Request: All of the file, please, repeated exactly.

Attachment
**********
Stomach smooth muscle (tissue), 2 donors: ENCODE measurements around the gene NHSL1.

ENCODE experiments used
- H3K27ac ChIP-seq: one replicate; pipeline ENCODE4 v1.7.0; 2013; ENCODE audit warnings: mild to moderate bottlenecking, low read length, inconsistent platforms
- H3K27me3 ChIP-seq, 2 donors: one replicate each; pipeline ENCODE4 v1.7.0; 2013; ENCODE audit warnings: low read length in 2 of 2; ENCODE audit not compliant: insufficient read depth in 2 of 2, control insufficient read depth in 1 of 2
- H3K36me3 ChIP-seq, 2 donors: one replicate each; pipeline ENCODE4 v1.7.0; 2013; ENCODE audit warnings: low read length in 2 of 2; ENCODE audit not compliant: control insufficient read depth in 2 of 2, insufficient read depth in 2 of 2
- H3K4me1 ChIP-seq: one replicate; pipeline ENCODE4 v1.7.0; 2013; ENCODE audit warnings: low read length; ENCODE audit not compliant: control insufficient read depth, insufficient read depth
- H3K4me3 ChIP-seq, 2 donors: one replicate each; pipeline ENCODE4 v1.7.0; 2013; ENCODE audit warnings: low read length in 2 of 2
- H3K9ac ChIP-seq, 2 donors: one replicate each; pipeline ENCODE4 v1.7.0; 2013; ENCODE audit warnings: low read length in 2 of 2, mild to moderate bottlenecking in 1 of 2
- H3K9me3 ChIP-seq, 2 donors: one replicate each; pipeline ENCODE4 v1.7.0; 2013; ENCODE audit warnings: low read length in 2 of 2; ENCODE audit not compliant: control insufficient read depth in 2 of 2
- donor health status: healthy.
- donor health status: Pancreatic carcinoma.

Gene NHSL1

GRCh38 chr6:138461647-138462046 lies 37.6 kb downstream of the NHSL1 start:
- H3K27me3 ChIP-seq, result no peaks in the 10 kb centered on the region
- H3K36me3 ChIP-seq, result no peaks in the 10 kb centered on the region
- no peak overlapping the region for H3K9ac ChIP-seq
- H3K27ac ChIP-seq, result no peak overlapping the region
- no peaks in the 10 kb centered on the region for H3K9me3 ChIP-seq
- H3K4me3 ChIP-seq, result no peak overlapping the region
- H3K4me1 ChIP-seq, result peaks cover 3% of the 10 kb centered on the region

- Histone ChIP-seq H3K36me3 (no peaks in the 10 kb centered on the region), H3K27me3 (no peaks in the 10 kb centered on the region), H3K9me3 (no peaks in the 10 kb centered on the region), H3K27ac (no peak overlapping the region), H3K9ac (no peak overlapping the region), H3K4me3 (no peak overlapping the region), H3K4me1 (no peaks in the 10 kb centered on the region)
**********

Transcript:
Stomach smooth muscle (tissue), 2 donors: ENCODE measurements around the gene NHSL1.

ENCODE experiments used
- H3K27ac ChIP-seq: one replicate; pipeline ENCODE4 v1.7.0; 2013; ENCODE audit warnings: mild to moderate bottlenecking, low read length, inconsistent platforms
- H3K27me3 ChIP-seq, 2 donors: one replicate each; pipeline ENCODE4 v1.7.0; 2013; ENCODE audit warnings: low read length in 2 of 2; ENCODE audit not compliant: insufficient read depth in 2 of 2, control insufficient read depth in 1 of 2
- H3K36me3 ChIP-seq, 2 donors: one replicate each; pipeline ENCODE4 v1.7.0; 2013; ENCODE audit warnings: low read length in 2 of 2; ENCODE audit not compliant: control insufficient read depth in 2 of 2, insufficient read depth in 2 of 2
- H3K4me1 ChIP-seq: one replicate; pipeline ENCODE4 v1.7.0; 2013; ENCODE audit warnings: low read length; ENCODE audit not compliant: control insufficient read depth, insufficient read depth
- H3K4me3 ChIP-seq, 2 donors: one replicate each; pipeline ENCODE4 v1.7.0; 2013; ENCODE audit warnings: low read length in 2 of 2
- H3K9ac ChIP-seq, 2 donors: one replicate each; pipeline ENCODE4 v1.7.0; 2013; ENCODE audit warnings: low read length in 2 of 2, mild to moderate bottlenecking in 1 of 2
- H3K9me3 ChIP-seq, 2 donors: one replicate each; pipeline ENCODE4 v1.7.0; 2013; ENCODE audit warnings: low read length in 2 of 2; ENCODE audit not compliant: control insufficient read depth in 2 of 2
- donor health status: healthy.
- donor health status: Pancreatic carcinoma.

Gene NHSL1

GRCh38 chr6:138461647-138462046 lies 37.6 kb downstream of the NHSL1 start:
- H3K27me3 ChIP-seq, result no peaks in the 10 kb centered on the region
- H3K36me3 ChIP-seq, result no peaks in the 10 kb centered on the region
- no peak overlapping the region for H3K9ac ChIP-seq
- H3K27ac ChIP-seq, result no peak overlapping the region
- no peaks in the 10 kb centered on the region for H3K9me3 ChIP-seq
- H3K4me3 ChIP-seq, result no peak overlapping the region
- H3K4me1 ChIP-seq, result peaks cover 3% of the 10 kb centered on the region

- Histone ChIP-seq H3K36me3 (no peaks in the 10 kb centered on the region), H3K27me3 (no peaks in the 10 kb centered on the region), H3K9me3 (no peaks in the 10 kb centered on the region), H3K27ac (no peak overlapping the region), H3K9ac (no peak overlapping the region), H3K4me3 (no peak overlapping the region), H3K4me1 (no peaks in the 10 kb centered on the region)